American Expat Tax Saving Strategies
The expat life has numerous advantages, but a drawback to being an American expatriate is remaining subject to the U.S. tax code, which reaches across borders and requires U.S. citizens to pay taxes no matter where they live. While there are a number of ways to reduce the amount owed, it is important to minimize risks and ensure compliance.
Bona Fide Residence
Designed to give US Citizens or Resident Aliens who live permanently outside the US a tax break if: they have established residency in a foreign Country. Reside within that country for an entire calendar year. Plan to stay within that country indefinitely.
For example if you live in Ecuador and you run a dive shop, you pay local taxes, have a residency permit and you are not planning on returning to the USA to live then you will probably qualify.
Designed to give US Citizens or Resident Aliens who are outside the US a tax break if: you are in a foreign country for 330 days in a 365 day period, Are legally in a foreign country – Cuba, North Korea etc don’t count. This can be for any 365 day period May to May, June to June etc and can start on any day of the month. Days within the USA – for any reason – don’t count, travel days don’t count towards the 330 day total.
If you have a foreign spouse, choose your tax filing status carefully
Expat Americans with spouses who are neither U.S. citizens nor green card holders are better off if they file Married Filing Separately (MFS) on their return. Avoid at all cost any joint accounts, banking or investments, otherwise, your wife will be subject to the reporting requirements of the IRS, FATCA, FBAR, etc. Even the purchase of a home can complicate things if it is done jointly: the US Expat spouse will be subject to capital gains tax. So better keep it separate.
You need to report all foreign taxes paid in US dollars
The IRS prefers that each transaction be converted at the foreign exchange rate at the date of each transaction. But it’s preferred not required. You should keep a record of when and how much you get paid, including bonuses – most employers have your salary and tax paid on your pay stub. You can look up the FX rates daily, monthly or yearly on the internet.
Foreign Housing Credit Total amount
You are allowed to deduct is based on 30% the FEIE , but If you live in one of the 400 foreign locations which qualify for a higher deduction limit such as London – $83,400, Paris – $84,400, Singapore – $67,000 or Hong Kong – $114,300 you can deduct quite a bit more • You are allowed to deduct “qualified” housing expenses, such as: • Rent, Repairs, Utilities (excluding the telephone), Personal property Insurance, Leasing Fees, furniture rental, etc . Expenses that don’t qualify include: Lavish or Extravagant expenses, mortgage payments, the cost of domestic labor, TV subscriptions, purchased furniture. Note that this is based on the total number of days you are in a foreign country.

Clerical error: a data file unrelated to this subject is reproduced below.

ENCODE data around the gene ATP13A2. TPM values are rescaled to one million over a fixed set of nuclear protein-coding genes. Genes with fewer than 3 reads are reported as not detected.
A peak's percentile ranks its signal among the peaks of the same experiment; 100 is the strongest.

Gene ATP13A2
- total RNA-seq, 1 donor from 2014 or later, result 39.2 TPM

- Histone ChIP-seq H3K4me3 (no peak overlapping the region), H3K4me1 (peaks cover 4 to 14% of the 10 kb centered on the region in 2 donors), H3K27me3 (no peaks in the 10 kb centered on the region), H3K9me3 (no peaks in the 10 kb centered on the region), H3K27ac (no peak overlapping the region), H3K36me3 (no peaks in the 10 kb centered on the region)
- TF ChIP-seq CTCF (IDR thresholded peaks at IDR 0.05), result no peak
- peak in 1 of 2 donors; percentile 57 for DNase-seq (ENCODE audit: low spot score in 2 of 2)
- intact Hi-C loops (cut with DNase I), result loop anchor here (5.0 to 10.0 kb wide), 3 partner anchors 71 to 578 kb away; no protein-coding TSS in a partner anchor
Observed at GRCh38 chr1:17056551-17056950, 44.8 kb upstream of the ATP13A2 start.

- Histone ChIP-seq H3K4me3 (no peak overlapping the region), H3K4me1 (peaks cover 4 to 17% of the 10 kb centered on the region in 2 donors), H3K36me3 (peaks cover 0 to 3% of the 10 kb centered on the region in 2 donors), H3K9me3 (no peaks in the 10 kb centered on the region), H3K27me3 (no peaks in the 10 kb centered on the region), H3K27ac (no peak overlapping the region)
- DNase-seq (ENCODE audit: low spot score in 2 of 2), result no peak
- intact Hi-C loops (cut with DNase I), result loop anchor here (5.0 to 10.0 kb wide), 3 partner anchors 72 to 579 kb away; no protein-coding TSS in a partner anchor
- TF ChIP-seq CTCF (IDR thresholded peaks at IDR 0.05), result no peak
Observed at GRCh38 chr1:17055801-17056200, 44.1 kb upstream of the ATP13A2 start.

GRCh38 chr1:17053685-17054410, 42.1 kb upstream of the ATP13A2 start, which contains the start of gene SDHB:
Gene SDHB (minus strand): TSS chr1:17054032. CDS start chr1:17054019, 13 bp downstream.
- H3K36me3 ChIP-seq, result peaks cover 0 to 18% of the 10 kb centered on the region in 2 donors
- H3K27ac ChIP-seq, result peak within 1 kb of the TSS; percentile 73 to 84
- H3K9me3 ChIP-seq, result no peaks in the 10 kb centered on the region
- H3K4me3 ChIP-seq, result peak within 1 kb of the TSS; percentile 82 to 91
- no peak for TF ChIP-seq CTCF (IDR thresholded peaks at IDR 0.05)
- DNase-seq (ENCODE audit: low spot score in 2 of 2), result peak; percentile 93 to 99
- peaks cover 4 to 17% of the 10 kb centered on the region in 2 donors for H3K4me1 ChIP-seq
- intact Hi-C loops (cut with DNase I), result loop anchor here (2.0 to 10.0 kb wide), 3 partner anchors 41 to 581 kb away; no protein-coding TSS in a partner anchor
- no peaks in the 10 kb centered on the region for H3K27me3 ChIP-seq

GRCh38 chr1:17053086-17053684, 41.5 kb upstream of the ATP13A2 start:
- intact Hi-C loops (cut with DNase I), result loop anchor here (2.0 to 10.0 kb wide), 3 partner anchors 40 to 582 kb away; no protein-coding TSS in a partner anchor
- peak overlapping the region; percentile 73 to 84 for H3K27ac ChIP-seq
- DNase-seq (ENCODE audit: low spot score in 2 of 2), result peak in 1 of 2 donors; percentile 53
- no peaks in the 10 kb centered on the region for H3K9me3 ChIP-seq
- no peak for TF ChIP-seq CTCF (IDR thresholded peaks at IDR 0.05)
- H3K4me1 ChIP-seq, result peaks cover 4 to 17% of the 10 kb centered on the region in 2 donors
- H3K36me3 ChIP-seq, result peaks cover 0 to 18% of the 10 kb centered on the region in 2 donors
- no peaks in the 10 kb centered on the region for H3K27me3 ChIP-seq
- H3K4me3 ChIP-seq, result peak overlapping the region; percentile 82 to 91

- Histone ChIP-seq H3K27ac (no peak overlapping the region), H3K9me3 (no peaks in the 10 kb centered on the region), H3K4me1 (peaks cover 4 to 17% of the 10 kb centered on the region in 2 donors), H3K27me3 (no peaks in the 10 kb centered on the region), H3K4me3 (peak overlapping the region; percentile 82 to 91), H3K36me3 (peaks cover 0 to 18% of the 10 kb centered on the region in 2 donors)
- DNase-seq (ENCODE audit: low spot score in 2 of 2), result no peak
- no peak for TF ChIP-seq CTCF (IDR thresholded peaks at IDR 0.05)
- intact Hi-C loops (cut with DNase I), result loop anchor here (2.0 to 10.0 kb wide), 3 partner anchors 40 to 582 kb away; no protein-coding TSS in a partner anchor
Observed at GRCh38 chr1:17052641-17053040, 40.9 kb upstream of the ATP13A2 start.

Consider contributing to U.S. tax-advantaged accounts
There are many types of U.S. tax-advantaged accounts. If you qualify to invest in one or more of them, they can result in sizeable tax savings over the long run. Some, such as traditional IRAs, 401(k)s, or SEP IRAs, allow you to defer taxable income and potentially lower your marginal tax rates in the current year. Others, such as Roth IRAs, Roth 401(k)s, and 529 plans, offer no tax deferral but investment earnings are never taxable at the federal or state level, making them a bit like perfectly legal offshore accounts. It can pay to carefully research to see whether you qualify for these types of accounts and whether investing in them will save you in tax over the long run. There are many potential trip-ups, however. Check this article about Self Directed IRAs: Invest your IRA anywhere in the world with an Offshore Self Directed IRA LLC.
Avoid making deductible contributions to U.S. tax plans with income on which you’ve already paid foreign tax
Expats commonly make this error, which can result in tax inefficiency and a higher U.S. tax bill over the long run. It involves Expats who have excluded earned income that is taxed locally and who make U.S.-deductible contributions to plans such as IRAs or SEP IRAs. While they may lower their U.S. tax bill by a certain amount in the current year, the current year savings is often not enough to come out ahead over the long run.
Keep records of income: Salary, bonus, interest, rents received, dividends, capital gains, etc. Keep records of Expenses – household expenditures such as rent paid, utilities, etc.; foreign taxes paid or due to be paid; rental property expenses, etc. Keep a detailed travel diary and save your prior years tax return.
Using the tax minimization strategies outlined above with money in the U.S., American expats can benefit from lower taxes, generally lower product and service fees, SIPC protection, more transparent and regulated financial markets, and less onerous tax filing requirements – all without worrying about a call or letter from the IRS.
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